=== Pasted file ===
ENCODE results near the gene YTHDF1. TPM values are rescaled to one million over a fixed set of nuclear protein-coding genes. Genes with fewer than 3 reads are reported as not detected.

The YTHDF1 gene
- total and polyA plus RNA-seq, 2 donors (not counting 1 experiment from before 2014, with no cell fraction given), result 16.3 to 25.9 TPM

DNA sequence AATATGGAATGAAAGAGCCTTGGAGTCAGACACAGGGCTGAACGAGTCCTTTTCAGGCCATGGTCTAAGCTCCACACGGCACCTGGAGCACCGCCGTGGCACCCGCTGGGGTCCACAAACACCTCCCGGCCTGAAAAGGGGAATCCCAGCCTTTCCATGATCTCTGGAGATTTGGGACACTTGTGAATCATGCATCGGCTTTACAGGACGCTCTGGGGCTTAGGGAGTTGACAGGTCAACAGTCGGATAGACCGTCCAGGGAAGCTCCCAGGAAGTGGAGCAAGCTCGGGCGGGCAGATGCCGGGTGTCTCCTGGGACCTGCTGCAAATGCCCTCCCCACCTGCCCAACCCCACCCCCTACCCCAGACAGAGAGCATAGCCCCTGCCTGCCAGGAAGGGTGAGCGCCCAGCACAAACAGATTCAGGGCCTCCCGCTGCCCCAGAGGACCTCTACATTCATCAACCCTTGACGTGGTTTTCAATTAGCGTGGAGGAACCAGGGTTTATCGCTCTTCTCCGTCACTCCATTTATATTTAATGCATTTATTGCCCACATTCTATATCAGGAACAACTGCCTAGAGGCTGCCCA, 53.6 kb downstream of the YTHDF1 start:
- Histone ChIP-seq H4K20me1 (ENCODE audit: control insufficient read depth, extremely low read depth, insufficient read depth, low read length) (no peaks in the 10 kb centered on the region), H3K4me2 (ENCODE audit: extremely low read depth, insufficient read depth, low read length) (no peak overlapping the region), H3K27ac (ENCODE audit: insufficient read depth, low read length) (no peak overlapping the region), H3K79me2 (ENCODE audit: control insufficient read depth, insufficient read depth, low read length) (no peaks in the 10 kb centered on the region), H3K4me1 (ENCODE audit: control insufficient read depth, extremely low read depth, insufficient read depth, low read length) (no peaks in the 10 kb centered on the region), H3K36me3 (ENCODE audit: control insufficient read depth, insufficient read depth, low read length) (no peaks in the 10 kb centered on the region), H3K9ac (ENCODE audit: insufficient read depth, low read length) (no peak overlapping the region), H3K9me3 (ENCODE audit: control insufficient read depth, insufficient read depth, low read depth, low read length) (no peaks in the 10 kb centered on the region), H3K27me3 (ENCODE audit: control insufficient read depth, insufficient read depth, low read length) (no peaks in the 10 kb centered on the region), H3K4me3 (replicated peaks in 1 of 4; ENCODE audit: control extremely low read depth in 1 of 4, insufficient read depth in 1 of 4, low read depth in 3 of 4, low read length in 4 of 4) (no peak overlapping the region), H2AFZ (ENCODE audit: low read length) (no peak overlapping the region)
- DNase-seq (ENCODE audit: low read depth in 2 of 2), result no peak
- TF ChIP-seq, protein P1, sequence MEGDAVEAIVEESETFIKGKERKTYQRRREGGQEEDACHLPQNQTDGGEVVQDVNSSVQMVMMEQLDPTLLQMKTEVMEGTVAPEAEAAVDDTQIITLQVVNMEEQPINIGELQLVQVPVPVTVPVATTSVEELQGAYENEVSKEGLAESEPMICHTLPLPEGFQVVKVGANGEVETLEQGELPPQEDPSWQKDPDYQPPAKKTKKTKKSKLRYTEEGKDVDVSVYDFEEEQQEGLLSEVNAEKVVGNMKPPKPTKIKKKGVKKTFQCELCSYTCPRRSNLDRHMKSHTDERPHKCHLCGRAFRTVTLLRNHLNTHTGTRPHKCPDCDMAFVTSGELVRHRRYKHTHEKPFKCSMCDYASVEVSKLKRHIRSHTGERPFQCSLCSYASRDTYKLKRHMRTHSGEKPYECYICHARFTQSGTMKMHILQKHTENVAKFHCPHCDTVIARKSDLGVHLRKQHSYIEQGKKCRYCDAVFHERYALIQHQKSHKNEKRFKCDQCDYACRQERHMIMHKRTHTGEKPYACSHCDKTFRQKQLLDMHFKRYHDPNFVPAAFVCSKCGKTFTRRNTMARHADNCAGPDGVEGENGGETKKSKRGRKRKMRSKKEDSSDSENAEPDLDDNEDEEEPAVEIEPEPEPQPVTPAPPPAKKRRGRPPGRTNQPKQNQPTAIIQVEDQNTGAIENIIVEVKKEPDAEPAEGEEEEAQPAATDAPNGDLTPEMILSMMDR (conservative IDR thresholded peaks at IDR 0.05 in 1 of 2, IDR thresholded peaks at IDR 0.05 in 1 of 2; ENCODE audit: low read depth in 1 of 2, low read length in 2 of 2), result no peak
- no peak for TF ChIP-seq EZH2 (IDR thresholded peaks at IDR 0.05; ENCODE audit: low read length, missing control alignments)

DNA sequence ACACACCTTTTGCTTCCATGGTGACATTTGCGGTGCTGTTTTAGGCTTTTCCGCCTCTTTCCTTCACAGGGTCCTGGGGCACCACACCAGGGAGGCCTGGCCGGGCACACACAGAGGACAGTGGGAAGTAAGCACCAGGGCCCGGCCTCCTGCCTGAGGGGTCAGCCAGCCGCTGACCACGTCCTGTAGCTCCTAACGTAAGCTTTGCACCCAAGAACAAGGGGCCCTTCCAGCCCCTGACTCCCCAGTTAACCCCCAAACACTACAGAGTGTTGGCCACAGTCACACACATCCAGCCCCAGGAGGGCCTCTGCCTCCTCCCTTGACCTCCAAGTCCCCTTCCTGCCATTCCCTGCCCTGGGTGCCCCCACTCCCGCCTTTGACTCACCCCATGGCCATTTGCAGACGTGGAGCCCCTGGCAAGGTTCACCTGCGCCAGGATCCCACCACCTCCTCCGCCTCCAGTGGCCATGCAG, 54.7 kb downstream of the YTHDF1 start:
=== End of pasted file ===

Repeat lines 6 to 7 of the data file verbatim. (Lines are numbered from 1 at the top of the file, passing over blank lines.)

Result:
- DNase-seq (ENCODE audit: low read depth in 2 of 2), result no peak
- TF ChIP-seq, protein P1, sequence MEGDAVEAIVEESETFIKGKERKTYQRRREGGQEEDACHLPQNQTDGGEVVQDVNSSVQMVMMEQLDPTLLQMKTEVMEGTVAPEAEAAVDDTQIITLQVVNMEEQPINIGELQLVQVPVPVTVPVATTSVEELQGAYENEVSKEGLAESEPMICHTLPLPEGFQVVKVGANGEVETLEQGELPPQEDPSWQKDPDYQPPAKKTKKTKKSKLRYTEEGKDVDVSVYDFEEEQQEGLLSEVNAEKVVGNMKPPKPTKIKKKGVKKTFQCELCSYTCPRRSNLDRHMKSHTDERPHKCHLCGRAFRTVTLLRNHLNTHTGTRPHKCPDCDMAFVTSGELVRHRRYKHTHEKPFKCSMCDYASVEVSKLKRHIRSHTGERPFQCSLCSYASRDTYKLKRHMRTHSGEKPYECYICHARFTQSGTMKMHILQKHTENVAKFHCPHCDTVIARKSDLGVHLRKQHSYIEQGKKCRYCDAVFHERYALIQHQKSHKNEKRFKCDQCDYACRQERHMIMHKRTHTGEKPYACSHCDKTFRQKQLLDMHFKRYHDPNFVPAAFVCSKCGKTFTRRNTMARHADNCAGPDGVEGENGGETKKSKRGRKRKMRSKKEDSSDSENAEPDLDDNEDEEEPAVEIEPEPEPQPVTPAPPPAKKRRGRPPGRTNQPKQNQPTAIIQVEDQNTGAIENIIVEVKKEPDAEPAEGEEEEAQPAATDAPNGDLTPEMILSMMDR (conservative IDR thresholded peaks at IDR 0.05 in 1 of 2, IDR thresholded peaks at IDR 0.05 in 1 of 2; ENCODE audit: low read depth in 1 of 2, low read length in 2 of 2), result no peak